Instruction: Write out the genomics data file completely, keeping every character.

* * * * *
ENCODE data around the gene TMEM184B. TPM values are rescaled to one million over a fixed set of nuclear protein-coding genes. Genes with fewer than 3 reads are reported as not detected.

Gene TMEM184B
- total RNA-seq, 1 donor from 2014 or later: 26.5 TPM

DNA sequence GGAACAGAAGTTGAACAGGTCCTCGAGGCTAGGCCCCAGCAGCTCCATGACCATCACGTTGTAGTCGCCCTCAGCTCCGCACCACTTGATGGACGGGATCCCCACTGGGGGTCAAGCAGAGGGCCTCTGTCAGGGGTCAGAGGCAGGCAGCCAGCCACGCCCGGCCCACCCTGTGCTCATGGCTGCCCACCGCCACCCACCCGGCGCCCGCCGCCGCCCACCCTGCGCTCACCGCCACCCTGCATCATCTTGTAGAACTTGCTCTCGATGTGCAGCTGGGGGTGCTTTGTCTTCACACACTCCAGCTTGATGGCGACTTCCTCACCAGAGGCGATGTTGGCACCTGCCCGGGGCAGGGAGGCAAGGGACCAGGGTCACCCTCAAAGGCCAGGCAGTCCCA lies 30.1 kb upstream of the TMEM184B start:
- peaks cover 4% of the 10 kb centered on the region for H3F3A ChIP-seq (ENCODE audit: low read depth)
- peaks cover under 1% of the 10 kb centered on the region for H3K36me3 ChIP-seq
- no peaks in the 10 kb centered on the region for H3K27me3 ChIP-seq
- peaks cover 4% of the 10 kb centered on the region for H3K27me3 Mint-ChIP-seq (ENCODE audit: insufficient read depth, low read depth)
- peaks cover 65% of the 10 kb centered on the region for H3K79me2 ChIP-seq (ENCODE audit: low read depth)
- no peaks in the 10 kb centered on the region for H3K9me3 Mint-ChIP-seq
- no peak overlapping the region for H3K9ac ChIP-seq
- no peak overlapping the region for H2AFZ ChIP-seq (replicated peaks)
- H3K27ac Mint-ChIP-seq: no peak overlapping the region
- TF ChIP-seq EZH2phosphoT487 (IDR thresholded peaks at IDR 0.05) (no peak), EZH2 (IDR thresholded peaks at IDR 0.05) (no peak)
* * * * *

ENCODE data around the gene TMEM184B. TPM values are rescaled to one million over a fixed set of nuclear protein-coding genes. Genes with fewer than 3 reads are reported as not detected.

Gene TMEM184B
- total RNA-seq, 1 donor from 2014 or later: 26.5 TPM

DNA sequence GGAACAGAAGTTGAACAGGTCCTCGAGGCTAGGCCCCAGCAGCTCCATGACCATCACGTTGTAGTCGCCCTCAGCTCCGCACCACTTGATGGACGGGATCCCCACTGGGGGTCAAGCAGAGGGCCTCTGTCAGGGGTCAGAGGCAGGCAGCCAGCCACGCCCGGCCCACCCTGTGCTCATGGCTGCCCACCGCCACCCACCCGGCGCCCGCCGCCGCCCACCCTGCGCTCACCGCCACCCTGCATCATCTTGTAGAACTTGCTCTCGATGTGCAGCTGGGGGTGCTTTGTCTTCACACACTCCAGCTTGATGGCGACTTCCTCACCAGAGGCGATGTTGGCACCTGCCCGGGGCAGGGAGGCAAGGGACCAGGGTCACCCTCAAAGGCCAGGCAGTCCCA lies 30.1 kb upstream of the TMEM184B start:
- peaks cover 4% of the 10 kb centered on the region for H3F3A ChIP-seq (ENCODE audit: low read depth)
- peaks cover under 1% of the 10 kb centered on the region for H3K36me3 ChIP-seq
- no peaks in the 10 kb centered on the region for H3K27me3 ChIP-seq
- peaks cover 4% of the 10 kb centered on the region for H3K27me3 Mint-ChIP-seq (ENCODE audit: insufficient read depth, low read depth)
- peaks cover 65% of the 10 kb centered on the region for H3K79me2 ChIP-seq (ENCODE audit: low read depth)
- no peaks in the 10 kb centered on the region for H3K9me3 Mint-ChIP-seq
- no peak overlapping the region for H3K9ac ChIP-seq
- no peak overlapping the region for H2AFZ ChIP-seq (replicated peaks)
- H3K27ac Mint-ChIP-seq: no peak overlapping the region
- TF ChIP-seq EZH2phosphoT487 (IDR thresholded peaks at IDR 0.05) (no peak), EZH2 (IDR thresholded peaks at IDR 0.05) (no peak)